Chima Ofoegbu1, Deon Bezuidenhout1,2 and Peter Zilla1,2 1. Chris Barnard Division of Cardiothoracic Surgery, University of Cape Town, South Africa; 2. Strait Access Technologies (SAT), Cape Town, South Africa
The challenge during the past decade, TAVI has revolutionised our approach to heart valve disease. Whilst calcific aortic valve disease remains the dominant underlying pathology for patients in need of a heart valve replacement in the first world, rheumatic heart disease (RHD) still accounts for the majority of patients in need of a heart valve intervention in developing countries and emerging economies.1 Tragically, the majority of these patients have limited or no access to cardiac surgery.2 Moreover, given the unique differences between calcific degenerative and rheumatic pathologies, positioning and placement of a TAVI device for RHD require several considerations, which include the absence of a fluoroscopic footprint for placement and the absence of calcium deposits for anchorage.
Taking this into consideration, we have developed a non-occlusive, self-homing TAVI system which can be inserted even in the absence of sophisticated imaging equipment. Its unique design features include self-locating retractable balloon trunks for easy positioning, a hollow balloon that obviates the need for rapid ventricular pacing – as cardiac output is maintained throughout deployment – and a temporary balloon valve that prevents backflow through the hollow balloon during inflation. This allows for a slow and controlled implantation of the TAVI.
A supra-annularly anchoring TAVI stent design secures the valve in noncalcified, compliant roots utilizing the entire native leaflet body. The issue of valve durability in these typically younger ‘rheumatic’ patients is addressed by the use of special heparinised polymer leaflets and alternatively by de-cellularised, triple crosslinked pericardium.
Following successful proof of concept studies in an acute large-animal model3, a preclinical chronic animal study has been commenced to evaluate valve performance and outcomes up to five-months following implantation. At this year’s EACTS Techno College we present a Live-in-a-Box implantation in a juvenile sheep model to demonstrate the ease of implantation of this novel non-occlusive, self-locating TAVI system.
The ex-vivo performance of the SAT polymer valve has been extremely promising, having already achieved more
than 600 million cycles in fatigue testing. This is further supported by eight-week sheep explants demonstrating pristine polyurethane leaflets, with further chronic animal implants ongoing. Previous attempts to use polyurethane for heart valves were unsuccessful due to material degradation. Our accelerated in-vivo degradation studies show impressive resistance of the polyurethane used in the SAT TAVI. Calcification studies comparing our leaflet materials with conventional glutaraldehyde fixed pericardium show 40x lower calcification in our pericardial and total abolition of calcium in our polyurethane leaflets.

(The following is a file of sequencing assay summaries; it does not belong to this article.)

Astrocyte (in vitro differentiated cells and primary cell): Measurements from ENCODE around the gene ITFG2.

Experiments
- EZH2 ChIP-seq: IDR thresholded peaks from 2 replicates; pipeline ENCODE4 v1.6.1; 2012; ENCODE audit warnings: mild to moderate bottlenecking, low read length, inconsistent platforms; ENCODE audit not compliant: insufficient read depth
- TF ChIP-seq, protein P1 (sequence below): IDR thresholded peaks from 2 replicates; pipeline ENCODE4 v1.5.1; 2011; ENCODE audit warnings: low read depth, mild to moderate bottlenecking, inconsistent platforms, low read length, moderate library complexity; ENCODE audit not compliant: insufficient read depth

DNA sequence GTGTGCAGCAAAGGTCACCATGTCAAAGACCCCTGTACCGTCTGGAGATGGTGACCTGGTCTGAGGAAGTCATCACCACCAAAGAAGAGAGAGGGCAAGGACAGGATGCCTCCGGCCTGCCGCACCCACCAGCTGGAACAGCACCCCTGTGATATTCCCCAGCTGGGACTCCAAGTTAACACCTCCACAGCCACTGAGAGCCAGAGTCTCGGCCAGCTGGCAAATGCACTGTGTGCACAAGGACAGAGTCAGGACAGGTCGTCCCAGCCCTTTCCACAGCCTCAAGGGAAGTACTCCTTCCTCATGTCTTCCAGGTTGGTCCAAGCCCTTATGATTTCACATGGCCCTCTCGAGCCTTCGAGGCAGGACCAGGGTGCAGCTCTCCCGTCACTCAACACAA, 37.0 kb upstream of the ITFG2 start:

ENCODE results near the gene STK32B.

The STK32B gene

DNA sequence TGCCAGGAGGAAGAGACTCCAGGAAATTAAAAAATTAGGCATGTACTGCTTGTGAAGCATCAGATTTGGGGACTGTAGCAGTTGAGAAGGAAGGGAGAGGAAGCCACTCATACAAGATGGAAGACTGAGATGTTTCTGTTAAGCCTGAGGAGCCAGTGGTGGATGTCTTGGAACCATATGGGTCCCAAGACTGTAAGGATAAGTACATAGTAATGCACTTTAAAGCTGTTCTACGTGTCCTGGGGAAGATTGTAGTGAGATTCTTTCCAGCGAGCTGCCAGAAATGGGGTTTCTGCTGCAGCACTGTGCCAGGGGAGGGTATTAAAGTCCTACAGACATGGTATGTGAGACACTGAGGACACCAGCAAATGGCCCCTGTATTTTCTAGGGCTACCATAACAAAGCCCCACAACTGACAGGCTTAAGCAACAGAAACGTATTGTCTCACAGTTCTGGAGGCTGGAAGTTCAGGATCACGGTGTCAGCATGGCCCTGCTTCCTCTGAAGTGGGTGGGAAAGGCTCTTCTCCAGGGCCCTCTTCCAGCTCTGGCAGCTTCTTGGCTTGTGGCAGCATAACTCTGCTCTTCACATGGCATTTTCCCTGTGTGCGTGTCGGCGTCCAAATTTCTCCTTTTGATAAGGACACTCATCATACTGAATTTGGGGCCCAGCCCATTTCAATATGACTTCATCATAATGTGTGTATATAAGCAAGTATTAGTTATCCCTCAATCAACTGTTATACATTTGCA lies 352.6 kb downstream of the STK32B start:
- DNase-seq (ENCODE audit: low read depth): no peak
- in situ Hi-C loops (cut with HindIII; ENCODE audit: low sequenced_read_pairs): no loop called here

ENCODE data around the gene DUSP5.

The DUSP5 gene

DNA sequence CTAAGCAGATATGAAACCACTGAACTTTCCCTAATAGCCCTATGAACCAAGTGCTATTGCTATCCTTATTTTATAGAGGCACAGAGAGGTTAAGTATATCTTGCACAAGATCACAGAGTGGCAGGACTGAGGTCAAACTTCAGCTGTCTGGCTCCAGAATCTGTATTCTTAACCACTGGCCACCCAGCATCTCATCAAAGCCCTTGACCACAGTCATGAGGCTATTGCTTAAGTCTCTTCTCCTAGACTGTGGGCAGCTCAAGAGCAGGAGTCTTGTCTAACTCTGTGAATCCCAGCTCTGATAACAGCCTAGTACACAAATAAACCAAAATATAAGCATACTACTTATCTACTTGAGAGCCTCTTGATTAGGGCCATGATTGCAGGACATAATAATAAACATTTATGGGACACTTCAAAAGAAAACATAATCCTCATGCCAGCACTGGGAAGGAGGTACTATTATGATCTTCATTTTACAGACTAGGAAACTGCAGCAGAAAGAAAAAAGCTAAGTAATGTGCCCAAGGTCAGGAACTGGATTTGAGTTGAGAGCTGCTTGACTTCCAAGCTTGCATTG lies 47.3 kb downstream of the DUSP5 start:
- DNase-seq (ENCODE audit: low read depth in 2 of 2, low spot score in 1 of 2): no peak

Not only in the developing world, but also in emerging economies such as China and India, rheumatic heart disease still accounts for the major burden of disease in patients needing heart valve interventions. We have demonstrated that polymeric TAVIs are feasible as an appealing, cost-effective solution. Furthermore, we demonstrated that compliant or non-calcific aortic roots can be treated with TAVIs by using self-anchoring stent designs implanted with a non-occlusive self-locating delivery system. The timing of this award is particularly exciting for us. As we celebrate the 50th anniversary of the first heart transplant in Cape Town in a few weeks time – with the who’s who in cardiac surgery attending – it gives us a major boost to our spirits to see that 50 years on, the University of Cape Town is still part of the cutting-edge developments in our fast moving field.
1. Sliwa K, Zilla P. Rheumatic heart disease: the tip of the iceberg. Circulation. 2012;125(25):3060-2. 2. Pezzella AT. Global aspects of cardiothoracic surgery with focus on developing countries. Asian Cardiovasc Thorac Ann. 2010;18(3):299-310. 3. Scherman J, Bezuidenhout D, Ofoegbu C, Williams DF, Zilla P. TAVI for low to middle income countries. Eur Heart J. 2017; 38(16): 1182-1184.